Sun Edison Will Go Bankrupt

When I was in college, I was approached a recruiter with Sun Edison that was trying to take advantage of the general dedication to green technologies that has always been en vogue on campuses over the past two or three decades. Sun Edison makes solar panels, and is involved it every step of the way–it develops the solar panels, it installs them, it finances them, and then it performs maintenance them. The company seeks as broad of a client base as possible–it’s willing to install solar panels for governments, businesses, and residential homes.

As part of the recruiting pitch, I overheard repeated promises that part of the compensation would be stock based. That is something that only woos me if the business is profitable and growing, otherwise it is a sham to get discounted labor.

Sun Edison is a stock that gets touted frequently because of the famous hedge fund investors that choose to own the stock. Steve Cohen owns 5% of the stock. Daniel Loeb and David Einhorn also have stakes. The company always seems all the move–it sold the semiconductor business, then it bought Vivint Solar for $2 billion, then it created a subsidiary for it to launch an IPO, and then it used this subsidiary to purchase $5 billion in Brazilian orders set to be executed between 2017 and 2022. It’s a party that always has somebody doing something.

But I remain convinced that the stock is more likely than not to go bankrupt within the next three years: There is over $10 billion in debt on the balance sheet, which is extraordinarily high for a company that only does $2.5 billion worth of solar panel activity per year. Note: I didn’t say it makes $2.5 billion per year; those are the cumulative sales.

The last time Sun Edison made money was 2008–it made $700 million that year. Even if those good days were still here, the debt burden would be substantial considering that Sun Edison will be paying over $600 million in interest alone within the next five years. But those profitable are gone.

Sun Edison lost $1.1 billion last year, and is on pace to lose another $1 billion this year. All the deals are a smokescreen that cover up the atrocious fundamentals. It is going to be interesting to see what Sun Edison does next year, as it is projected to lose another billion dollars next year as well. Will shareholders be diluted with the stock in the $2 range? Sun Edison issued 40 million cheap shares in the past year, so this move is not entirely out of the picture.

But what’s going to happen when you try to add more high interest debt to a $10.7 billion debt burden? If it has to borrow an extra billion dollars next year, this may be the situation at the end of 2016: it could owe nearly a billion dollars in cumulative five-year interest payments compared to $2.5 billion in sales. That’s right–40% of sales would be going towards interest payment alone.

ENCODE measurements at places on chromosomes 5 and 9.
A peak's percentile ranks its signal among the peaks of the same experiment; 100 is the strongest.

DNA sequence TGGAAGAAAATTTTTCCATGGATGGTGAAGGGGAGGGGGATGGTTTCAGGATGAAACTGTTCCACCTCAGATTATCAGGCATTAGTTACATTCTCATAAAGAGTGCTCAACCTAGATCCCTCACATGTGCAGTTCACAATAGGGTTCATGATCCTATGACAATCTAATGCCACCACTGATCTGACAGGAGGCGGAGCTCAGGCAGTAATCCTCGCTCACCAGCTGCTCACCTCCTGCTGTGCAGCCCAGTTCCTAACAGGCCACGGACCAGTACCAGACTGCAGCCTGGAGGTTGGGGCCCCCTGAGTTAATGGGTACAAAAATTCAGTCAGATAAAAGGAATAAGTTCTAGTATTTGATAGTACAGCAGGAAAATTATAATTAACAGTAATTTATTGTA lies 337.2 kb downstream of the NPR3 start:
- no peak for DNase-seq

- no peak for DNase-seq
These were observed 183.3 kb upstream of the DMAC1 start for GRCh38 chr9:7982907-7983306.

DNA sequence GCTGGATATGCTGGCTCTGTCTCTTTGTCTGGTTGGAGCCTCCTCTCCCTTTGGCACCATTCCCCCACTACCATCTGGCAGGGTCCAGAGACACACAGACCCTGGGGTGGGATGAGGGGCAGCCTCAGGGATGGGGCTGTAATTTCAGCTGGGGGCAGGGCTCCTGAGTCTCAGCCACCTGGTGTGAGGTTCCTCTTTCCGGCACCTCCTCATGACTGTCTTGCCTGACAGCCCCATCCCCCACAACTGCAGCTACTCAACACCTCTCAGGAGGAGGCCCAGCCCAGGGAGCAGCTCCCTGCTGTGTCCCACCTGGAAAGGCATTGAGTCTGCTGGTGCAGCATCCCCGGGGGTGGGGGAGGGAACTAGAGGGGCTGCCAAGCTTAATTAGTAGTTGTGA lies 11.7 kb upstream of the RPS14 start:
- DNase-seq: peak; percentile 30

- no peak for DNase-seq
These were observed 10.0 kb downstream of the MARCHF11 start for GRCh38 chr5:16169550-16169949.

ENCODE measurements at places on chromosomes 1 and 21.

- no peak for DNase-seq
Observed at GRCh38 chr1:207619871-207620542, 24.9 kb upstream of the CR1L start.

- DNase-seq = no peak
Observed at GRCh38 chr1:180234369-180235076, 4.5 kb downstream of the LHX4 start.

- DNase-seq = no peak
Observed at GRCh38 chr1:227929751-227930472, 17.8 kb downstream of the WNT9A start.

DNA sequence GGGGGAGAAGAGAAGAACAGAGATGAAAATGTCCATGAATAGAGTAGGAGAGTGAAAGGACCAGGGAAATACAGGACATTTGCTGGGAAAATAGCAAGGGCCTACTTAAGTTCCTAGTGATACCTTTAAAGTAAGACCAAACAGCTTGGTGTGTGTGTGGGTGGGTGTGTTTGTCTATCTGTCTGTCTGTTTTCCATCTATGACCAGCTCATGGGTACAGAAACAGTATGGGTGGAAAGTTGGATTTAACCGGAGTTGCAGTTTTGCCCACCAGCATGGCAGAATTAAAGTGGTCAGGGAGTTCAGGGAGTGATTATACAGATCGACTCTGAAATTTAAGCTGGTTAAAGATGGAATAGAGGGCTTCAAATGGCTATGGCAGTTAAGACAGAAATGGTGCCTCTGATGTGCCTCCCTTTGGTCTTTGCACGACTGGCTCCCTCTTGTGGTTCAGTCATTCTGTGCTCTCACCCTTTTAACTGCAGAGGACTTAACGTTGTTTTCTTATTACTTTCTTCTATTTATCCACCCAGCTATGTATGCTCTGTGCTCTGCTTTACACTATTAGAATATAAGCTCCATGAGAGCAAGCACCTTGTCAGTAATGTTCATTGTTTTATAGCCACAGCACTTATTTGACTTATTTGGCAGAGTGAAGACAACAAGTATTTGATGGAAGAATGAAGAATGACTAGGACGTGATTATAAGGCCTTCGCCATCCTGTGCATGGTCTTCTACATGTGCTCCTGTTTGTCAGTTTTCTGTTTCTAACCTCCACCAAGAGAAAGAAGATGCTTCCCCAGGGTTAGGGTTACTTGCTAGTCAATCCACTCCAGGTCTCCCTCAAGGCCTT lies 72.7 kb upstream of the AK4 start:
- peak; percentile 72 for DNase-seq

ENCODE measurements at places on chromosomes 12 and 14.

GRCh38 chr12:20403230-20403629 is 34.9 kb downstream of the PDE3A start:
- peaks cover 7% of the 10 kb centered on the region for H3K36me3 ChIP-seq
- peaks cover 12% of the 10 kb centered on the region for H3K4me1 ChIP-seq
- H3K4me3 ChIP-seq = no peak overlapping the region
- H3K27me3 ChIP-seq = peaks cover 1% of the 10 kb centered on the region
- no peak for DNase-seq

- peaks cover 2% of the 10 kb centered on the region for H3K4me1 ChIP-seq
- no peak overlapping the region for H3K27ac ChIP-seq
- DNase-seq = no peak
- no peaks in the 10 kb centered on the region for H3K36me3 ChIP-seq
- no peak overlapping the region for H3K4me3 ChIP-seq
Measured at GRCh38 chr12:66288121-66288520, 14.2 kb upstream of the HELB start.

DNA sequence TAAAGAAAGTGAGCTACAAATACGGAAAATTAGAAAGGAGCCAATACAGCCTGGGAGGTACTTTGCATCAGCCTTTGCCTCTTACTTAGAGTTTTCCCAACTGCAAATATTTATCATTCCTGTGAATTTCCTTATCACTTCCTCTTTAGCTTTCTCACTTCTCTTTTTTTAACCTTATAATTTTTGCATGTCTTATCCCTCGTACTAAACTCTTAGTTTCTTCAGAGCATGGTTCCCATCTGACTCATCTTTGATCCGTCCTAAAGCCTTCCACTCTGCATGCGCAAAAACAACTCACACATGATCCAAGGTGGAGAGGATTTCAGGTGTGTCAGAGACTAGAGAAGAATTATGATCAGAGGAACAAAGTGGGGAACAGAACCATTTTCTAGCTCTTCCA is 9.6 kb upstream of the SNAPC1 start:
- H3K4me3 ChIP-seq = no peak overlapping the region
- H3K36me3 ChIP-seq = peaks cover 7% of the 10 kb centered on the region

Again, there are no profits here. Every time the earth completes a spin on its axis, shareholders find themselves $2.7 million poorer. There are so many signals coming from this company–overpriced deals, high merger-related costs, habitual losses, heavy debt, crippling interest payments, and even heavy share dilution at a time when the stock is incredibly cheap.

People often pressure the oil giants, saying things like “Exxon, why don’t you get heavily involved in solar panel buildouts?” The answer is that it is not nearly as economical as fossil fuel. It is a money losing venture. And, of course, when commodities are cheap, the demand for solar panels decreases.

The only way it would make sense to buy something like Sun Edison would be if you were running a portfolio featuring a hundred stocks under the theory: “These companies look terrible, but if they survive, the capital gains will be enormous.” That statement is probably true. If you owned a hundred companies with terrible financials, and pledged to hold them all for five years, the magnitude of the gains from the survivors would probably exceed the amount of losses from the ones that go bankrupt. But on an individualized basis, it is a poor proposition.

But if you are someone carefully selecting stocks for the next 5+ years, that “if they survive” is a heck of a big assumption. Companies losing a billion dollars per year while struggling under the weight of their debt are not good candidates for long-term holdings. Anyone who has even a shred of balance sheet literacy would treat this is a textbook case of a company about to deliver a gut punch to existing shareholders, and I recommend going through life as if this company doesn’t exist.